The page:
By Lincoln Spector, PCWorldMay 5, 2010 3:41 am PDT
You can compress and decompress .zip format archive files using Windows’ own built-in capabilities, but that’s limited. Or you can use a commercial program like WinZip that’s packed with all sorts of goodies, but you have to pay for it. Or you can use 7-Zip, which gives you a couple of the most important features for free. It’s available in 32-bit and 64-bit versions.
For instance, 7-Zip can compress and decompress WinZip-compatible AES-encrypted .zip files. That’s vital if you need to e-mail sensitive data, because the .zip format’s standard password protection (the only kind Windows supports) is easy to crack. But with 7-Zip, you can share truly-secure data with people who use WinZip, PKZip, WinRar, PowerArchiver, and other programs. And if they use none of those programs and don’t want to spend money, you can tell them to get 7-Zip.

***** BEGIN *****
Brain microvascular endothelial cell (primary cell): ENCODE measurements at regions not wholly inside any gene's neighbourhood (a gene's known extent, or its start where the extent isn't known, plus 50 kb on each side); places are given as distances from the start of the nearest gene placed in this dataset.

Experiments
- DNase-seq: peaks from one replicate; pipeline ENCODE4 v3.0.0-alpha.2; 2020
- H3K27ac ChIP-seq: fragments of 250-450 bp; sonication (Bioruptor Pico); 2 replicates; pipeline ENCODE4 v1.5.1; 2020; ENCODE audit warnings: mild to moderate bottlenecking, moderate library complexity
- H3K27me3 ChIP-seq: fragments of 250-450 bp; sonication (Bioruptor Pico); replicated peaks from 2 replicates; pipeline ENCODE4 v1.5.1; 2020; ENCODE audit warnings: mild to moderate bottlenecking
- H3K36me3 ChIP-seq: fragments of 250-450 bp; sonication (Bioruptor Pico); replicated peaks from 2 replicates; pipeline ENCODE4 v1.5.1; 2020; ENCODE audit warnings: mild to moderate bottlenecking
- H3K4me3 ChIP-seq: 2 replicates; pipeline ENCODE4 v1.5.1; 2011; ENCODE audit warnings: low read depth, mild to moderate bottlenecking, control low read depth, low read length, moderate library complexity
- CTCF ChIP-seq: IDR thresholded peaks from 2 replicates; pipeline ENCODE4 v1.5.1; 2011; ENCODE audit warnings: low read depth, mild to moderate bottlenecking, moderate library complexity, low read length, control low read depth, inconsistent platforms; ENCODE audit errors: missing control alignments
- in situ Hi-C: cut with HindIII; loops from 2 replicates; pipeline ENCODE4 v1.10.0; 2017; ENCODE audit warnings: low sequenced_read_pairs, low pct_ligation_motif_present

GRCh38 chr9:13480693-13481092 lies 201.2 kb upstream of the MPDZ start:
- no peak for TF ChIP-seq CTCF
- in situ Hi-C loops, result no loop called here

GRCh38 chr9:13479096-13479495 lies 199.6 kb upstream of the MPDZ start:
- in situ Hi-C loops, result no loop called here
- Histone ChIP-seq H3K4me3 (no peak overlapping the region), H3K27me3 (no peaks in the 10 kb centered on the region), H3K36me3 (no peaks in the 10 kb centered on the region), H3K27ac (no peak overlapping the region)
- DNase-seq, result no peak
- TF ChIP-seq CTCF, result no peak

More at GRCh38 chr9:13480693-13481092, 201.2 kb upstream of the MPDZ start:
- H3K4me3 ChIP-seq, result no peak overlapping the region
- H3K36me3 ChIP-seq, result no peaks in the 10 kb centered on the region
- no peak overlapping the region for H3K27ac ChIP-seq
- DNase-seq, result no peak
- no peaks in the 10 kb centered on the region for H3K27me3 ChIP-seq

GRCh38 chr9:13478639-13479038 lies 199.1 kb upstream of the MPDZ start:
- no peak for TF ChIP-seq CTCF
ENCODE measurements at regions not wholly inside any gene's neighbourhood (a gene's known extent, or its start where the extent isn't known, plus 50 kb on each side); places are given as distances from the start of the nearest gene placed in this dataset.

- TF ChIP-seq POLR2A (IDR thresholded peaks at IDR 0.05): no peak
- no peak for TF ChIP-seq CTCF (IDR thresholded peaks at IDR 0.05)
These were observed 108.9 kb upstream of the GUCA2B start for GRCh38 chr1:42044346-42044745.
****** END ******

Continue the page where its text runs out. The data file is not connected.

7-Zip also allows you to compress and e-mail files in one easy step. Just right-click a file or files in Windows Explorer and select 7-Zip¸ then Compress and email. It even has its own compression format, although I recommend sticking to .zip for compatibility purposes.
This isn’t to say that 7-Zip will satisfy every WinZip fan. It can’t compress a .zip into an .exe. And the user interface is plain, dull, and unattractive. It can also be intimidating, offering options that most users should never have to think about.
But you don’t have to. The default settings are just fine. For most compression tasks, 7-Zip does the job.